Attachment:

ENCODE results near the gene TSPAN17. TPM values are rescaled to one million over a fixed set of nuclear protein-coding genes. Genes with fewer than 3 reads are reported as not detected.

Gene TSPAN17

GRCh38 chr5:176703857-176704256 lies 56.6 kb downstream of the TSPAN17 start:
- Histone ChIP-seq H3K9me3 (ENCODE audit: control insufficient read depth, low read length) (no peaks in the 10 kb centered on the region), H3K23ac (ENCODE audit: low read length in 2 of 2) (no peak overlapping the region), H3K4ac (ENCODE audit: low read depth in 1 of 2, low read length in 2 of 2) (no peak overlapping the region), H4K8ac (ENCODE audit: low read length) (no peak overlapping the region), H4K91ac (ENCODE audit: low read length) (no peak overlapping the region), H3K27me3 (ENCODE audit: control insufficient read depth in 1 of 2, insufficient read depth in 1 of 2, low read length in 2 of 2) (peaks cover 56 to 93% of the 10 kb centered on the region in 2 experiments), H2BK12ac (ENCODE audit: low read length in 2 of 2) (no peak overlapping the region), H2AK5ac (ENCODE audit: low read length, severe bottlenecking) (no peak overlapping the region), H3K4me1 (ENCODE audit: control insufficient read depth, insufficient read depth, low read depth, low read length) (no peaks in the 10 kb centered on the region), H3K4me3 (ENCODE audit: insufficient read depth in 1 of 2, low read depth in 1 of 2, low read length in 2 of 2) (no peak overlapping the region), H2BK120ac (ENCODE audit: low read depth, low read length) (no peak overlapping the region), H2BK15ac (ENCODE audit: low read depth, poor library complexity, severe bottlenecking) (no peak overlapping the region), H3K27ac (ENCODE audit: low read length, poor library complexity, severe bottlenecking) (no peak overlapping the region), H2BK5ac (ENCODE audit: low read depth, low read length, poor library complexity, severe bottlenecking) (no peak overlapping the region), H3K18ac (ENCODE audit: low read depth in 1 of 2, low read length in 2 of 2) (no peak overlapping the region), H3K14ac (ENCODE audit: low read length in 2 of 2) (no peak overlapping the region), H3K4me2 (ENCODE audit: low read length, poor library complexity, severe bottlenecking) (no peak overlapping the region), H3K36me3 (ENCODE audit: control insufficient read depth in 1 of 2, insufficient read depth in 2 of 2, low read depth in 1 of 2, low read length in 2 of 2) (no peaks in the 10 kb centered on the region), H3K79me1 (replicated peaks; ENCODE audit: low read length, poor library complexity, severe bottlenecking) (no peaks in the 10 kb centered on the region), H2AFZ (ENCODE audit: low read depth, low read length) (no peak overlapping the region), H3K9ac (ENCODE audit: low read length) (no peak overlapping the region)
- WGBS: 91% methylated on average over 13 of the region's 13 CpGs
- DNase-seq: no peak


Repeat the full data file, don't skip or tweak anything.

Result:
ENCODE results near the gene TSPAN17. TPM values are rescaled to one million over a fixed set of nuclear protein-coding genes. Genes with fewer than 3 reads are reported as not detected.

Gene TSPAN17

GRCh38 chr5:176703857-176704256 lies 56.6 kb downstream of the TSPAN17 start:
- Histone ChIP-seq H3K9me3 (ENCODE audit: control insufficient read depth, low read length) (no peaks in the 10 kb centered on the region), H3K23ac (ENCODE audit: low read length in 2 of 2) (no peak overlapping the region), H3K4ac (ENCODE audit: low read depth in 1 of 2, low read length in 2 of 2) (no peak overlapping the region), H4K8ac (ENCODE audit: low read length) (no peak overlapping the region), H4K91ac (ENCODE audit: low read length) (no peak overlapping the region), H3K27me3 (ENCODE audit: control insufficient read depth in 1 of 2, insufficient read depth in 1 of 2, low read length in 2 of 2) (peaks cover 56 to 93% of the 10 kb centered on the region in 2 experiments), H2BK12ac (ENCODE audit: low read length in 2 of 2) (no peak overlapping the region), H2AK5ac (ENCODE audit: low read length, severe bottlenecking) (no peak overlapping the region), H3K4me1 (ENCODE audit: control insufficient read depth, insufficient read depth, low read depth, low read length) (no peaks in the 10 kb centered on the region), H3K4me3 (ENCODE audit: insufficient read depth in 1 of 2, low read depth in 1 of 2, low read length in 2 of 2) (no peak overlapping the region), H2BK120ac (ENCODE audit: low read depth, low read length) (no peak overlapping the region), H2BK15ac (ENCODE audit: low read depth, poor library complexity, severe bottlenecking) (no peak overlapping the region), H3K27ac (ENCODE audit: low read length, poor library complexity, severe bottlenecking) (no peak overlapping the region), H2BK5ac (ENCODE audit: low read depth, low read length, poor library complexity, severe bottlenecking) (no peak overlapping the region), H3K18ac (ENCODE audit: low read depth in 1 of 2, low read length in 2 of 2) (no peak overlapping the region), H3K14ac (ENCODE audit: low read length in 2 of 2) (no peak overlapping the region), H3K4me2 (ENCODE audit: low read length, poor library complexity, severe bottlenecking) (no peak overlapping the region), H3K36me3 (ENCODE audit: control insufficient read depth in 1 of 2, insufficient read depth in 2 of 2, low read depth in 1 of 2, low read length in 2 of 2) (no peaks in the 10 kb centered on the region), H3K79me1 (replicated peaks; ENCODE audit: low read length, poor library complexity, severe bottlenecking) (no peaks in the 10 kb centered on the region), H2AFZ (ENCODE audit: low read depth, low read length) (no peak overlapping the region), H3K9ac (ENCODE audit: low read length) (no peak overlapping the region)
- WGBS: 91% methylated on average over 13 of the region's 13 CpGs
- DNase-seq: no peak